Not a great deal you can do about this (unless, like Mark Nicholas, you’re a bit of an impressionist) but if you have a distinctive lilt of some kind, you’re certainly one step ahead. Blowers is a fine example. “The great figures in TMS have always had distinctive voices,” he says. “You know instantly you hear a syllable who it is. It’s important to have distinctive voices that resonate cricket for the listeners.” However true that is, it’s no good trying to talk artificially if you weren’t born with cricket in the vocal chords. As Tuffers says: “How can you change your voice? You are what you are. Sometimes I think I sound a bit common, but I don’t know what you can do. I think Peter Alliss, the golf commentator, has got a great voice and Aggers has got a great voice, but your voice is your voice, isn’t it?” True that, Tuffers.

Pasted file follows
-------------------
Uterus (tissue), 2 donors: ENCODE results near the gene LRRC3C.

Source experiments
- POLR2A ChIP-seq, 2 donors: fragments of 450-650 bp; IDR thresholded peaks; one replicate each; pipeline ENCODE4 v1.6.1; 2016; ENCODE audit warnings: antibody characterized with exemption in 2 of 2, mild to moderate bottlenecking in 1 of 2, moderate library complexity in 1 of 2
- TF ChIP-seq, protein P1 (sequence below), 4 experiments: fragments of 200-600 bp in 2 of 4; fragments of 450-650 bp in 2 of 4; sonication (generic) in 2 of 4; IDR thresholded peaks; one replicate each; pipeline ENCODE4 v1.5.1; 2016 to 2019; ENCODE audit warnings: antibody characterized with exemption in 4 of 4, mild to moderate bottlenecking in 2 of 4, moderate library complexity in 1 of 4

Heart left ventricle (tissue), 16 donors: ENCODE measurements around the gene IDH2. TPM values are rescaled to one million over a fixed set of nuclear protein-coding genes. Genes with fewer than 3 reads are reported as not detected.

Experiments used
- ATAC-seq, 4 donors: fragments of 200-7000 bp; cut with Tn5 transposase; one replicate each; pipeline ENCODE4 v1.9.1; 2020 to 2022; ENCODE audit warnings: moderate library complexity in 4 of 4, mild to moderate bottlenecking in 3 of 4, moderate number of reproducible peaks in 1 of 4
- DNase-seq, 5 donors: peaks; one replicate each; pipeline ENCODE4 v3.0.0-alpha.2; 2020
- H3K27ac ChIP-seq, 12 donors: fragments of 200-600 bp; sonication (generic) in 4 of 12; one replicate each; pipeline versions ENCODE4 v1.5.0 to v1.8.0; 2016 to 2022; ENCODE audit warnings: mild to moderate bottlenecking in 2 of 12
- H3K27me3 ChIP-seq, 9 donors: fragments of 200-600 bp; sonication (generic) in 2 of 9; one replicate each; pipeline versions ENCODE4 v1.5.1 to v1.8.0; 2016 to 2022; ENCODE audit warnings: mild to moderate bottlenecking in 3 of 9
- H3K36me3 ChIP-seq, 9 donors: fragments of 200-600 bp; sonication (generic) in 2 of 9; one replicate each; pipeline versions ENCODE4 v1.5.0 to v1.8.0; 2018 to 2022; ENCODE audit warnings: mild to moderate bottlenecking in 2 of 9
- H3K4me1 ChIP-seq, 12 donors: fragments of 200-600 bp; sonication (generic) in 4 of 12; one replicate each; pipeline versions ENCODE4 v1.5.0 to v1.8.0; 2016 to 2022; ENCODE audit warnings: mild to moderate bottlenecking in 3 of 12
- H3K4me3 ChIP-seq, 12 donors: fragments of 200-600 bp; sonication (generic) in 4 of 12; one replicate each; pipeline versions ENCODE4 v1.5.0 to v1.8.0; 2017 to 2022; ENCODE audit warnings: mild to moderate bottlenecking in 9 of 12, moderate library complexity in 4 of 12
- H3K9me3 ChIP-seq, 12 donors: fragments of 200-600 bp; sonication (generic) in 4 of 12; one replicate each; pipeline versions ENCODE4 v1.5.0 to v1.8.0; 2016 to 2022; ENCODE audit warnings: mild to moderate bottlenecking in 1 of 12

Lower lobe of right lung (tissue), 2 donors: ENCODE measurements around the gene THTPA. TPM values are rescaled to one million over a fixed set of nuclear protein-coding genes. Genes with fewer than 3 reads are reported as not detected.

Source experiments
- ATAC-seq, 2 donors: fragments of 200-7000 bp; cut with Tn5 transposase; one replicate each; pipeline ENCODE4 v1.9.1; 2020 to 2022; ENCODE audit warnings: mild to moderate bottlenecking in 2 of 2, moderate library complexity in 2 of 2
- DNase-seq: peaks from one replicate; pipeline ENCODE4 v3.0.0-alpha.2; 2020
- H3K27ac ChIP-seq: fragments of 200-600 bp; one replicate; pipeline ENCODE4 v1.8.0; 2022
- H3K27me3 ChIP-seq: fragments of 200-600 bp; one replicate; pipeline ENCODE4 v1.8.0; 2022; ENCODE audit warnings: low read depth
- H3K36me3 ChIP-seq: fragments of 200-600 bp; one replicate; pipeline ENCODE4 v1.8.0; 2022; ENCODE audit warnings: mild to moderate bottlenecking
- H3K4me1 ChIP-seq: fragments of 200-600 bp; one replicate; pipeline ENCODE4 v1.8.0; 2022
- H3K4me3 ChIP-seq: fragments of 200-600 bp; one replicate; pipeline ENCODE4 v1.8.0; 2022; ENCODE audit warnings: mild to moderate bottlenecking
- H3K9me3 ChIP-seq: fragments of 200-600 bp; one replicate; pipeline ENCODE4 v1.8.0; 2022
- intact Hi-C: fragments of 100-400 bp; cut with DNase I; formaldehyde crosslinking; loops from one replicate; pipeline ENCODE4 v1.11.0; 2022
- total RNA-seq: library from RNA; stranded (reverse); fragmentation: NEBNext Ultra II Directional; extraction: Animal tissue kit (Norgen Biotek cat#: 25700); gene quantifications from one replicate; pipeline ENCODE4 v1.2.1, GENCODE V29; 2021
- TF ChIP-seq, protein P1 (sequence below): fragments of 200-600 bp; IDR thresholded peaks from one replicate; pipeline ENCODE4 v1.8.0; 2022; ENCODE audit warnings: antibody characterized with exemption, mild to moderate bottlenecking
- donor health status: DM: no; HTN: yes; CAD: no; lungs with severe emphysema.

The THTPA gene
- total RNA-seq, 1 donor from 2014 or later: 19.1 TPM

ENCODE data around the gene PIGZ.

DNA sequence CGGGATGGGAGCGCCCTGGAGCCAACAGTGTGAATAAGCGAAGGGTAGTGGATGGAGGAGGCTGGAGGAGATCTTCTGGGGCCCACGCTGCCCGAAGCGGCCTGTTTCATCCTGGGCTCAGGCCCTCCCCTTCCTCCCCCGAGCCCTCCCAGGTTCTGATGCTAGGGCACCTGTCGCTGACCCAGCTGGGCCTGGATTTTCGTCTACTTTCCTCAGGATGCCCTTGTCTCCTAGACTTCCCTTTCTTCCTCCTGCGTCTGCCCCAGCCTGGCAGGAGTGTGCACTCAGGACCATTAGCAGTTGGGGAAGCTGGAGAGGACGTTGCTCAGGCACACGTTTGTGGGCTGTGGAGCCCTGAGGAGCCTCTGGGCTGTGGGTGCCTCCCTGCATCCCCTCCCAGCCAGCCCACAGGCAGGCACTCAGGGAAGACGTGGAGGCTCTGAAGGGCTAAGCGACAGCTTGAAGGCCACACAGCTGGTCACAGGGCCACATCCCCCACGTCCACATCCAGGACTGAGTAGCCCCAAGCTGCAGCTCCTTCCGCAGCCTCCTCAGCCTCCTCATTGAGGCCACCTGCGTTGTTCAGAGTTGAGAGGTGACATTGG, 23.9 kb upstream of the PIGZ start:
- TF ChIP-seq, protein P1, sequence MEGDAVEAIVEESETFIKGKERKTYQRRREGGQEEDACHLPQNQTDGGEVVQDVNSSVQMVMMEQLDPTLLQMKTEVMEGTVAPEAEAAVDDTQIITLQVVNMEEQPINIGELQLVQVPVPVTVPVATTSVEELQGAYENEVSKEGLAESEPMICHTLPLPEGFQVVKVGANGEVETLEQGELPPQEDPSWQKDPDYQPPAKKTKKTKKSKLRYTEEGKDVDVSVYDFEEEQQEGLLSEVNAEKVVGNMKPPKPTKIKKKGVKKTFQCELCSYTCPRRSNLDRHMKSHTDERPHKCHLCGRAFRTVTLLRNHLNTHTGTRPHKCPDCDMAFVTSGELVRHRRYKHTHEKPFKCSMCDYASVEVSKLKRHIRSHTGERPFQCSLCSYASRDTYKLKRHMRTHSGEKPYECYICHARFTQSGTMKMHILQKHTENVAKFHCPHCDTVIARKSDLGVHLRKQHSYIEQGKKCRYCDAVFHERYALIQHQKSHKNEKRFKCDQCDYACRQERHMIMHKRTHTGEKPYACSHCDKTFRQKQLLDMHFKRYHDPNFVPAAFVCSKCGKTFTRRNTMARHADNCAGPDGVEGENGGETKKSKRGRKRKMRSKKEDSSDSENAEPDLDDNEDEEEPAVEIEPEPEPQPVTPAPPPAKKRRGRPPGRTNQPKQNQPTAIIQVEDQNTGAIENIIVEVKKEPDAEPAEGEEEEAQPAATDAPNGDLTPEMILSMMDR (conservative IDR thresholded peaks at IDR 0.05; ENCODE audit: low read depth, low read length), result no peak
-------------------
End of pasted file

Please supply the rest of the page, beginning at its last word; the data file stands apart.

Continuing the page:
Lesson 8: Have endurance

When you embark on your commentary career, you might not get into the Sky Sports or TMS box straight away. Take Mark Church, who has been county cricket’s ultimate one-man commentary band for the last 10 years, covering each and every minute of cricket played by Surrey for BBC London: setting up the kit, fielding the emails, tweeting the updates, and, most of all, talking all day, often from a rather makeshift commentary position. For him, the challenges of a day’s commentary are a little different. “TMS is the ultimate, but where we differ from them is that they have a whole team and they each commentate in 20 minute segments, whereas we are on air for all eight hours of the day.” This year Church lost his voice on air for the first time. “That was interesting. I kept going and basically whispered the end of the game. It was Surrey against Somerset, and I literally turned my microphone up full blast, and whispered the end of the game hoping that people might be able to hear.” At the very least, it would have given them a laugh.

Lesson 9: Beware the stat